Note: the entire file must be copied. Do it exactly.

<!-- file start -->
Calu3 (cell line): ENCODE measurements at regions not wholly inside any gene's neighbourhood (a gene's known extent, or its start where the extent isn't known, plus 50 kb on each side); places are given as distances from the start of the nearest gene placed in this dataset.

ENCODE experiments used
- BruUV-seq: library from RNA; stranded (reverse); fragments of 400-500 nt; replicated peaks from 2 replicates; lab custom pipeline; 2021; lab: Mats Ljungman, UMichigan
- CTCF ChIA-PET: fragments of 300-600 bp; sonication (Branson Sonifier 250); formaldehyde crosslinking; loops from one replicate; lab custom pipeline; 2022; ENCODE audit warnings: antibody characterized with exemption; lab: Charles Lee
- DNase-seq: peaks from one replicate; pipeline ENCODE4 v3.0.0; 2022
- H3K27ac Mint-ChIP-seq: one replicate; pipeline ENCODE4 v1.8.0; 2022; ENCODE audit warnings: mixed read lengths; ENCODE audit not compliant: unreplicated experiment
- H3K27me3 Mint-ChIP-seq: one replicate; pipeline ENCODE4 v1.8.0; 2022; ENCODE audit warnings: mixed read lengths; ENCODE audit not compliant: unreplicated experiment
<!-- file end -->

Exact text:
Calu3 (cell line): ENCODE measurements at regions not wholly inside any gene's neighbourhood (a gene's known extent, or its start where the extent isn't known, plus 50 kb on each side); places are given as distances from the start of the nearest gene placed in this dataset.

ENCODE experiments used
- BruUV-seq: library from RNA; stranded (reverse); fragments of 400-500 nt; replicated peaks from 2 replicates; lab custom pipeline; 2021; lab: Mats Ljungman, UMichigan
- CTCF ChIA-PET: fragments of 300-600 bp; sonication (Branson Sonifier 250); formaldehyde crosslinking; loops from one replicate; lab custom pipeline; 2022; ENCODE audit warnings: antibody characterized with exemption; lab: Charles Lee
- DNase-seq: peaks from one replicate; pipeline ENCODE4 v3.0.0; 2022
- H3K27ac Mint-ChIP-seq: one replicate; pipeline ENCODE4 v1.8.0; 2022; ENCODE audit warnings: mixed read lengths; ENCODE audit not compliant: unreplicated experiment
- H3K27me3 Mint-ChIP-seq: one replicate; pipeline ENCODE4 v1.8.0; 2022; ENCODE audit warnings: mixed read lengths; ENCODE audit not compliant: unreplicated experiment